Bibby Stockholm: Protests form as asylum seeker barge docks in Portland Port in Dorset

180723 The Bibby Stockholm has docked. PA
The Bibby Stockholm has docked. Credit: PA

Protestors have gathered as a barge set to house 500 asylum seekers pulls into Portland Port.

The Bibby Stockholm barge left Falmouth Harbour on 17 July, more than a month behind schedule.

It was manoeuvred along the coastline by the tug Mercia and pulled into the Dorset harbour this morning, 18 July.

  • Watch as the barge arrived in Portland

The vessel will house 506 men who are waiting for their asylum claims to be processed.

Two groups of protestors have taken positions in Portland this morning. One saying "no to the barge" and the other in support of asylum seekers.

Sally, from Weymouth and 'No to the barge' said: “Portland’s a tiny little island with 13,000 people, Weymouth is just a stone’s throw away.

"We’re at the start of our tourist season as children break up from school at the end of the week, so Weymouth is packed.

“500 young single men who are going to be bored, have nothing to do and they will be bussed to the beach at Weymouth and various locations every hour from Portland and it could be intimidating for tourists.

"They’ve spent a lot of their hard-earned money on a holiday. As a mum, I’ve got two teenagers and fundamentally the safety aspect. 500 young, unvetted men, you don’t know their backgrounds, it’s a worry.

“It’s meant to be for 200 people and it’s got 500 on. In the winter the weather can be terrible so when they’re all on the barge together it’s inevitable that there’s going to be problems.

“There aren’t enough police to deal with what happens on this guinea pig of a barge. It’s an experiment really, it’s meant to be cheaper than the hotels.

“I’ll be heartbroken, I’ll be really upset, you can see how beautiful our town is and it’s going to have a detrimental effect.”

"Stand up to Racism" protestors gather at Portland Port.

Annika Garratt from Dorset Stand Up to Racism said: "I think the barge being here is a terrible idea, I think keeping people on a barge is a terrible idea, but we’ve just got to make the best of a bad situation.

"We don’t have the infrastructure to be helping people. I’m against the hate speech and racism and islamophobia.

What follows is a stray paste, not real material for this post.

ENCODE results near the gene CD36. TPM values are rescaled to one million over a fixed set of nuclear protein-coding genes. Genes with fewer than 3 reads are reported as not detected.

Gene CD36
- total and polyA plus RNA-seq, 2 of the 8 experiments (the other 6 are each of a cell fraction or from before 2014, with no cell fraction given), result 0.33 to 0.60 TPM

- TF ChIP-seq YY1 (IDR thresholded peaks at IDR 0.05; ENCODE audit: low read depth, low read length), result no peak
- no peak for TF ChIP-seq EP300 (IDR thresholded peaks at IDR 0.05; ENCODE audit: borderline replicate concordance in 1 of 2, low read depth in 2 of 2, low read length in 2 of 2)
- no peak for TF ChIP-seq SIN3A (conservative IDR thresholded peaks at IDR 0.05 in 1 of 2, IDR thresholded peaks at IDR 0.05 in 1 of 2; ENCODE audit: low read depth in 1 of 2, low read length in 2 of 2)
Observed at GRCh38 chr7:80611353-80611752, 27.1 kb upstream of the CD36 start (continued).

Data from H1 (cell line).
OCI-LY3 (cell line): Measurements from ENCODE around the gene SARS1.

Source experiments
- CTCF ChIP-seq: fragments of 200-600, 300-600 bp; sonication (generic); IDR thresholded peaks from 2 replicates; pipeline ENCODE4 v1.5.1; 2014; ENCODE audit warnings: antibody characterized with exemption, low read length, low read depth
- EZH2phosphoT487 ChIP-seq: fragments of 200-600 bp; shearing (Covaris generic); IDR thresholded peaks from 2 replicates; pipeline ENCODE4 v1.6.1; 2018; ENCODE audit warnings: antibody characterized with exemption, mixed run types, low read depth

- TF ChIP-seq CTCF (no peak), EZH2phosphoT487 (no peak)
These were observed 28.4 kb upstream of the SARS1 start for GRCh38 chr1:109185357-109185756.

"We’ve got a great community here, we’ve got loads of volunteers, everyone wants to help out and just help the asylum seekers through a very difficult process.

"They’ve gone through a horrible journey and all they want is a chance at safety and freedom."

The government says it needs to reduce the cost of housing asylum seekers and insists the use of the barge will be more cost-effective than using hotels.

It says there are currently about 51,000 asylum seekers in hotels across the UK, costing the taxpayer about £6m a day.

Two groups of protestors have taken positions in Portland this morning. Credit: PA Images

Minister for Nuclear and Networks Andrew Bowie MP said: "We completely understand why there is so much opposition to the barge off Portland and indeed to hotels being used for the same purpose up and down the country.

"That's precisely why we brought forward the illegal migration bill which passed its final hurdles in the House of Lords last night. It's also why we want to get the Rwanda plan up and running.

"We want to ensure we break the back of this vicious and pernicious trade in human life that is funnelling people across a very dangerous stretch of water, like the English Channel.

"We need to get this piece of legislation, and that will mean we no longer have to rely on barges and hotels across the country."

  • Portland locals react to the arrival of the asylum seeker barge

People living in Portland Port have reacted to the 500 asylum seekers soon to be arriving in the area.

Whilst locals sympathise with those who will be housed on the barge, they told ITV News the island 'is the wrong place for it'.

Sam Bishop, a housekeeper at the Royal Breakwater Hotel - providing temporary accommodation for people waiting to be housed by the council told ITV News: "All that money’s gone on to that barge, why couldn’t it have gone on families, homeless people and people who need it."

"This is so frustrating, when you’ve got the barge there, they're probably going to have their meals cooked for them and everything’s paid for and it’s just annoying.”

A local landlord explained how they feel like they didn't have much say in the matter.

"I think there's a certain amount of the unknown, 500 young men - what are they going to be like. Part of me says we've got to give them a chance."

Another resident said she was "concerned people are being judged before they've even arrived here."

“People do not want to see Portland change, it’s a lovely place for people to visit."